AUSTRALIA’S ability to respond to a varroa mite incursion is to be put under the microscope as part of Exercise Bee Prepared.
Australian chief plant protection officer, Dr Kim Ritman, said as part of Exercise Bee Prepared, workshops were being held in several jurisdictions.
“Varroa mite is a significant honey bee parasite in other countries around the world. It causes colonies to decline, as well as transmits viruses in bees and is one of our most unwanted biosecurity pests,” Dr Ritman said.
“Australia has over 20,000 beekeepers, the honey industry is valued at over $90m a year and bees provide pollination services estimated to be worth $4-6bn per year.
“We are the only continent free of varroa destructor and to provide assurance that the measures we have in place would allow us to effectively respond to and manage a varroa incursion, it is important that we put them to the test.”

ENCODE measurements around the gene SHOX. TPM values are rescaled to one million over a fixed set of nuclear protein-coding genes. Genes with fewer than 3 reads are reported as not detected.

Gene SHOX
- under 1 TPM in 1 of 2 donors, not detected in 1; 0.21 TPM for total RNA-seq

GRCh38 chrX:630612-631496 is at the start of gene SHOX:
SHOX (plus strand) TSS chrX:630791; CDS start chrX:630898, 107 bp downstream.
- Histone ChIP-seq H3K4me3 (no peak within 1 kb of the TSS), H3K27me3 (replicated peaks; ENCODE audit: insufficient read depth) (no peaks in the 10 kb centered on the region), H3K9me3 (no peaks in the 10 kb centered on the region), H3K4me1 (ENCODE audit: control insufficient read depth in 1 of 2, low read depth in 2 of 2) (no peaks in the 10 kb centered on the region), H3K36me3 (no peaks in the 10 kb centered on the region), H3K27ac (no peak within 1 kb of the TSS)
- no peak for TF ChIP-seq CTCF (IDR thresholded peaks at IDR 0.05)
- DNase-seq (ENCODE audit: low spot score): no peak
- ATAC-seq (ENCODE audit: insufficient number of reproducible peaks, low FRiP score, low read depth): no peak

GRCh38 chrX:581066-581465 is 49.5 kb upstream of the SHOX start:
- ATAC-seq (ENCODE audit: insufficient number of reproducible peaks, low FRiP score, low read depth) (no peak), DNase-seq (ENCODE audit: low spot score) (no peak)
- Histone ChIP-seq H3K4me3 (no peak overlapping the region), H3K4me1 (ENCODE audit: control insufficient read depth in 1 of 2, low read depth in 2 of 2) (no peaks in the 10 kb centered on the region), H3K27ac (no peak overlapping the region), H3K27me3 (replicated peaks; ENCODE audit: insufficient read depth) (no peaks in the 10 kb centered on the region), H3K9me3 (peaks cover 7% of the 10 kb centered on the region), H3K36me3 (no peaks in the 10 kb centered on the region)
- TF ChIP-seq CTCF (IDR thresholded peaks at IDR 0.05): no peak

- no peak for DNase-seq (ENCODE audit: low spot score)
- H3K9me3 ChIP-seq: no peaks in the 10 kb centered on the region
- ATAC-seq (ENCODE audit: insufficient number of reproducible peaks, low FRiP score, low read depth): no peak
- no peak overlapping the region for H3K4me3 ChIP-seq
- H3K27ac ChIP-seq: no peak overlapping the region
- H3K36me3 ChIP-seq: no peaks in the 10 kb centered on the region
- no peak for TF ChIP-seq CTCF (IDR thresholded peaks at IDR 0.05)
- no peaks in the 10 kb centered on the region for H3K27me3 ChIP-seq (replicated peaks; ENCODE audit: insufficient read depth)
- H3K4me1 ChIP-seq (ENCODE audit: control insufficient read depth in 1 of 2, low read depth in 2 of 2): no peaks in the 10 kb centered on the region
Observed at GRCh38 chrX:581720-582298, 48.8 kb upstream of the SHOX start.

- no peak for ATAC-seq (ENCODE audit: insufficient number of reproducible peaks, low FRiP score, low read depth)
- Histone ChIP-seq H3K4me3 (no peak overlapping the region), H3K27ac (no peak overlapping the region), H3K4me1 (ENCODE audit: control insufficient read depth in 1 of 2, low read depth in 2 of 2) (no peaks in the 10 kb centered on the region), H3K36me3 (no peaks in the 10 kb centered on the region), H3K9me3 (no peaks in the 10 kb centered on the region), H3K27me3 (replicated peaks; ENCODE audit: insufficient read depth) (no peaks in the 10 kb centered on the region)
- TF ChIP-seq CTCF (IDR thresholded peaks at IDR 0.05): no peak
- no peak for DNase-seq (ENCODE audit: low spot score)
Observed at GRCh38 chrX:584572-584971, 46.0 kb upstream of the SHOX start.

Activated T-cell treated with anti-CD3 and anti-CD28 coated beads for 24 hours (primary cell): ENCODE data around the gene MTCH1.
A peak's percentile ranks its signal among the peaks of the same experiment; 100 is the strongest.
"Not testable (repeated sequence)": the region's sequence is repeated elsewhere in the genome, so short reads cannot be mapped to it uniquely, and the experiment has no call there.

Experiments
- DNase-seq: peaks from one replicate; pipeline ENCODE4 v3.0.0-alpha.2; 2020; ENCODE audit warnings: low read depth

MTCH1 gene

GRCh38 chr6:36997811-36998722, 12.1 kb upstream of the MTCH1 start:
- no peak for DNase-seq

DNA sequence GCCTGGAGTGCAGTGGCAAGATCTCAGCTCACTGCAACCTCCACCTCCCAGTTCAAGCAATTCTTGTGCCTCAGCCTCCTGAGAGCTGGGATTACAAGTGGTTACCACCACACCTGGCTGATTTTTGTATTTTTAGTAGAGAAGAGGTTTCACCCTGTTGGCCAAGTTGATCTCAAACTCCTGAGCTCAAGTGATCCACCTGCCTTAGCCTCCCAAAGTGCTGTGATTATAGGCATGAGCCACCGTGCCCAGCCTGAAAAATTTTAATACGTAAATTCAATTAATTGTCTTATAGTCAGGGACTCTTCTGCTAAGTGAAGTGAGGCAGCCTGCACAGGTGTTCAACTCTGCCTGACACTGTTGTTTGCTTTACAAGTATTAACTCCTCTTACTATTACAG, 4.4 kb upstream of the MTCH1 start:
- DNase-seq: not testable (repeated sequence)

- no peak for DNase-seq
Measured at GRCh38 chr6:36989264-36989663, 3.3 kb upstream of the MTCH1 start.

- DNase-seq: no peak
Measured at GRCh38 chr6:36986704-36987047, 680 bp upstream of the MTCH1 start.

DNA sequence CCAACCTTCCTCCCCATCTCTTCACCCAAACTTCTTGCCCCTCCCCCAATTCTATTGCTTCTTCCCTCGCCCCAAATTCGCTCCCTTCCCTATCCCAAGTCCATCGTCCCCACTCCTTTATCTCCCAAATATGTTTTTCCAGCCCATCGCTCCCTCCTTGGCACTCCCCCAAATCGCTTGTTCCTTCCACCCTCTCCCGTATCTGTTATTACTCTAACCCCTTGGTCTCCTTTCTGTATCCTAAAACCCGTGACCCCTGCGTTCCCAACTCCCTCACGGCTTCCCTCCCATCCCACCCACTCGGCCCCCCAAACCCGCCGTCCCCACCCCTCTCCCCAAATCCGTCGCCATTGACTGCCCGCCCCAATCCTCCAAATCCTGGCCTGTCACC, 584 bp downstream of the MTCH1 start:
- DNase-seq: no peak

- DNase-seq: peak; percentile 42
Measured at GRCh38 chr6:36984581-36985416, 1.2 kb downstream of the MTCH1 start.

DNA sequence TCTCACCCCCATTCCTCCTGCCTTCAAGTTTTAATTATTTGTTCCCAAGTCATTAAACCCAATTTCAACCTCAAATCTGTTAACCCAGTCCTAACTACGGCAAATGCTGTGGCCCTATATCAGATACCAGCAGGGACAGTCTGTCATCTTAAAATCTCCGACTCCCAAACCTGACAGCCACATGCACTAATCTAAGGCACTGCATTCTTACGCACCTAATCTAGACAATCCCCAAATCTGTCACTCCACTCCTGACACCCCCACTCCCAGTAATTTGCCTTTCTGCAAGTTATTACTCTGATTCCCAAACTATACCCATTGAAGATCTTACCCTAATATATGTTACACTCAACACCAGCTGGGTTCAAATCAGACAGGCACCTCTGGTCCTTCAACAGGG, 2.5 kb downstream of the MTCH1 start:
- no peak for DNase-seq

Dr Ritman said Exercise Bee Prepared workshops allowed for tailored scenarios being run in each state and territory to help demonstrate preparedness to detect, contain and manage incursion.
“To date, over 160 government and honey bee industry representatives have been through the workshops, which have highlighted areas where we are doing well and where potential improvements can be made,” he said.
“It has been a great opportunity to share information and learn from jurisdictions and experts from the honeybee industry, to ensure Australia has the best possible chance to manage a varroa incursion.”
The workshops are being delivered by Plant Health Australia and are bankrolled by the Department of Agriculture and Water Resources.
Workshops have been run in the ACT, New South Wales, Queensland, South Australia, Tasmania, Victoria and Western Australia. The final workshops are to include one in the Northern Territory in mid-September and a Commonwealth workshop at the end of October.
For more information on the Exercise Bee Prepared, visit Plant Health Australia.